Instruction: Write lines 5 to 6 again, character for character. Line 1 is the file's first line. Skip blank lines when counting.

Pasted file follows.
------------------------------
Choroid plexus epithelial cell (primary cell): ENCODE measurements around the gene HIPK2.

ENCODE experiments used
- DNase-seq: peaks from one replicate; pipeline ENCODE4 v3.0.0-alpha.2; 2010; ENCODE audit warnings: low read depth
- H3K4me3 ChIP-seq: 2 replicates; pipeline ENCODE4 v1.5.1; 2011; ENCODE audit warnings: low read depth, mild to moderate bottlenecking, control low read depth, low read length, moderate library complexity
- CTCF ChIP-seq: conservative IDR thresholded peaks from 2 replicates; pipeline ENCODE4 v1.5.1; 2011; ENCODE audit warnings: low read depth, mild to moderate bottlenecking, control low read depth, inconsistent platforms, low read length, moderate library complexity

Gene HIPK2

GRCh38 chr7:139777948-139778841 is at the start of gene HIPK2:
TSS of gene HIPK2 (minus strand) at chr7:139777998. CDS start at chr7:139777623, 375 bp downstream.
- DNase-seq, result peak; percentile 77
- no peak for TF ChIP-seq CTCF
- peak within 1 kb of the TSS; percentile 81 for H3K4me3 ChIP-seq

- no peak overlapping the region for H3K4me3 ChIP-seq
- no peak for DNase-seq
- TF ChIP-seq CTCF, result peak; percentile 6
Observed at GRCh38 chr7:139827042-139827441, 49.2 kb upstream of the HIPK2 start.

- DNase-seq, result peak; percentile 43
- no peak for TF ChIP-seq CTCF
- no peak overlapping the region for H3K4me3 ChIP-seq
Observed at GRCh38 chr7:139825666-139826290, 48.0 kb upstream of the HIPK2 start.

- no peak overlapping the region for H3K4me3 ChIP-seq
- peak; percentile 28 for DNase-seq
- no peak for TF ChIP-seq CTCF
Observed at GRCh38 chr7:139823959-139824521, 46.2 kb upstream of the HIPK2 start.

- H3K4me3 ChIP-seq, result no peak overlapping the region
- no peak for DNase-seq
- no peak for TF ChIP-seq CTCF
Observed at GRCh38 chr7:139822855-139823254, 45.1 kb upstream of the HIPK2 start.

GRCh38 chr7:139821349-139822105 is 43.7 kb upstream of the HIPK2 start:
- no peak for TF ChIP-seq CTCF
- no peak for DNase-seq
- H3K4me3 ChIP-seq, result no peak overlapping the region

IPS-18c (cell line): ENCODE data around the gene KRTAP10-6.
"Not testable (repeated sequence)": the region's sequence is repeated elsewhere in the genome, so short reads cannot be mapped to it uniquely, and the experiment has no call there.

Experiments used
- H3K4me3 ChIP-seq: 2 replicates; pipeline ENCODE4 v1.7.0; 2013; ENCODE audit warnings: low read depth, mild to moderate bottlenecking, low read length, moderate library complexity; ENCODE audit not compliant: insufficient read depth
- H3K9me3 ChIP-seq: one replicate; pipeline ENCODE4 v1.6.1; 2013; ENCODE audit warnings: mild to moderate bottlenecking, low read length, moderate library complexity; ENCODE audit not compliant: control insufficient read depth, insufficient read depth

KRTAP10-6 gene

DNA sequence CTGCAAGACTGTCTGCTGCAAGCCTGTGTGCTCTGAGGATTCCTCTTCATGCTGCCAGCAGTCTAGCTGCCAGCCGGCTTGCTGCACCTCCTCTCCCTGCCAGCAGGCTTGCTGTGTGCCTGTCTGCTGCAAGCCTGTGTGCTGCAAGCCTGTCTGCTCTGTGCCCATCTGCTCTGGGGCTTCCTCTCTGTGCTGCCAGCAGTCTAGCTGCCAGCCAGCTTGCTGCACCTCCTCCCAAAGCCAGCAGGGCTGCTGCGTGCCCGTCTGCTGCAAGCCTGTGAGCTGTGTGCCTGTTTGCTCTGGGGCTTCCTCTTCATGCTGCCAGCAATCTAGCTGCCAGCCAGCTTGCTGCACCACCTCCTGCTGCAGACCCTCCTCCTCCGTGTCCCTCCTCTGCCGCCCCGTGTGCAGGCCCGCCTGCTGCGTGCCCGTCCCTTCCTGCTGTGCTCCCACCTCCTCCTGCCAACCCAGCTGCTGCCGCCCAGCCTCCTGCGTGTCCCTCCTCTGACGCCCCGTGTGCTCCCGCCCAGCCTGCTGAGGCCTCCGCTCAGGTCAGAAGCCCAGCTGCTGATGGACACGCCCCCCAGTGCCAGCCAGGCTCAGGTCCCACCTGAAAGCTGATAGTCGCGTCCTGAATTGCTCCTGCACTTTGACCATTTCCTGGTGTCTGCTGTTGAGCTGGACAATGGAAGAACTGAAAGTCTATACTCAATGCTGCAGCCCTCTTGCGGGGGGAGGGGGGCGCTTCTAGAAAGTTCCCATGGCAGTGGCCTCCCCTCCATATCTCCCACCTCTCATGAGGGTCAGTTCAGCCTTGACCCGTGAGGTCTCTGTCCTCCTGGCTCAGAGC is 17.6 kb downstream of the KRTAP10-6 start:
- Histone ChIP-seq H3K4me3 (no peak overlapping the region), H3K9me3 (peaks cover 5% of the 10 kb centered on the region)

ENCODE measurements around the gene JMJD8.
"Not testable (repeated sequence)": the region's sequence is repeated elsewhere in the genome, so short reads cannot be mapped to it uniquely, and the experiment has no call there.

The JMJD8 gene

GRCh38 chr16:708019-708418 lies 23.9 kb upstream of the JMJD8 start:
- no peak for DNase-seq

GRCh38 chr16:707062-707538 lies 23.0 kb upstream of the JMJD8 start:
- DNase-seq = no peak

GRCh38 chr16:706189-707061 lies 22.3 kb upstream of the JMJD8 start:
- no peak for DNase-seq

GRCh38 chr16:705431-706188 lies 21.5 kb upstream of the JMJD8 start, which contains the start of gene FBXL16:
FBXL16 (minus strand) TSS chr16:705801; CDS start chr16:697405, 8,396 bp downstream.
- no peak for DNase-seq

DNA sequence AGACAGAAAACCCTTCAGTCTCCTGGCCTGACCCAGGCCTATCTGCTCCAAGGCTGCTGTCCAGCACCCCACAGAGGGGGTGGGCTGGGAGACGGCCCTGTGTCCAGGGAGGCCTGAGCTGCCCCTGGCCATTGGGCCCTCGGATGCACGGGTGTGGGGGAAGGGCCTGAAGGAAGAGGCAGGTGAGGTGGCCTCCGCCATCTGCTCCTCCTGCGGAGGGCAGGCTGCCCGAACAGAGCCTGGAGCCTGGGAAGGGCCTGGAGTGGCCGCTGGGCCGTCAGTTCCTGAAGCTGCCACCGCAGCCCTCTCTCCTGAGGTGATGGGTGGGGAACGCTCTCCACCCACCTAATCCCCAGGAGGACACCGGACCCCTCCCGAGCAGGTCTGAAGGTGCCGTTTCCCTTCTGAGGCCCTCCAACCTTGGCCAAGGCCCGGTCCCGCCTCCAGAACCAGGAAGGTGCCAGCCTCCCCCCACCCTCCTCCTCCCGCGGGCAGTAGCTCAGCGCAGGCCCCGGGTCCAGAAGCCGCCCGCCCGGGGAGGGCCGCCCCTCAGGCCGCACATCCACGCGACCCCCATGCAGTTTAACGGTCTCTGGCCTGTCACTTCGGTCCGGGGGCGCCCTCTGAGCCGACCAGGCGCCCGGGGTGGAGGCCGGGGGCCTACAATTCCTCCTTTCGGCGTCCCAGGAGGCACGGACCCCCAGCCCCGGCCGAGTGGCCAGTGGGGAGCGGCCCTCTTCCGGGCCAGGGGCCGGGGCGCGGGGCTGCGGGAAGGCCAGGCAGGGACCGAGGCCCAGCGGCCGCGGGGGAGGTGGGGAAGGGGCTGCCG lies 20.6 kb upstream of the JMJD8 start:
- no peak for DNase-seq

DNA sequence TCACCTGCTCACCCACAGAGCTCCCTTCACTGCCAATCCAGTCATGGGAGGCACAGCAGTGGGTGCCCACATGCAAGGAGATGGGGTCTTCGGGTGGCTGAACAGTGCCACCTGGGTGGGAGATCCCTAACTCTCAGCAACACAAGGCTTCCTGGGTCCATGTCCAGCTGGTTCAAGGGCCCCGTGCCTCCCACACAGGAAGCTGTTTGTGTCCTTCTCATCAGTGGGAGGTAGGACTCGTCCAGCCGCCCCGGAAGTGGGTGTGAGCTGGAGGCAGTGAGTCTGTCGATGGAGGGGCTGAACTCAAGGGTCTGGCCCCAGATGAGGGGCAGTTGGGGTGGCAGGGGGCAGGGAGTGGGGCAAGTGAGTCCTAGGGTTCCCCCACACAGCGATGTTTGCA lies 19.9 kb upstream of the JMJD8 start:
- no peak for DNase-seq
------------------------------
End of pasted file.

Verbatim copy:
- CTCF ChIP-seq: conservative IDR thresholded peaks from 2 replicates; pipeline ENCODE4 v1.5.1; 2011; ENCODE audit warnings: low read depth, mild to moderate bottlenecking, control low read depth, inconsistent platforms, low read length, moderate library complexity

Gene HIPK2